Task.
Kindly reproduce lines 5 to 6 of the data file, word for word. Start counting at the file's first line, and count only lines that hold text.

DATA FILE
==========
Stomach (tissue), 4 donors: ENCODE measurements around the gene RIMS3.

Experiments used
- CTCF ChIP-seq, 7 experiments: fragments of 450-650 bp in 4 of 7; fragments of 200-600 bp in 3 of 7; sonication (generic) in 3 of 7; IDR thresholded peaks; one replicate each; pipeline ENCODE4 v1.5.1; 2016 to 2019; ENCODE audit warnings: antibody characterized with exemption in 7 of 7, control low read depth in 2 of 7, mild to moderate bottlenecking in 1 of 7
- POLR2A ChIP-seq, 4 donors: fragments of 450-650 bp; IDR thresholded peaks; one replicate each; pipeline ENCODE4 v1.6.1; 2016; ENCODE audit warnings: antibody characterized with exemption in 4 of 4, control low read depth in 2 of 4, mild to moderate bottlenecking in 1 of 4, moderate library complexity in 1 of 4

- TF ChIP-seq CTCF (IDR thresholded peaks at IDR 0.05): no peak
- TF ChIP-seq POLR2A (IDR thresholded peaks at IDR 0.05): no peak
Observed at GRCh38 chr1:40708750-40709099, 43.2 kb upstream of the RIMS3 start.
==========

- TF ChIP-seq CTCF (IDR thresholded peaks at IDR 0.05): no peak
- TF ChIP-seq POLR2A (IDR thresholded peaks at IDR 0.05): no peak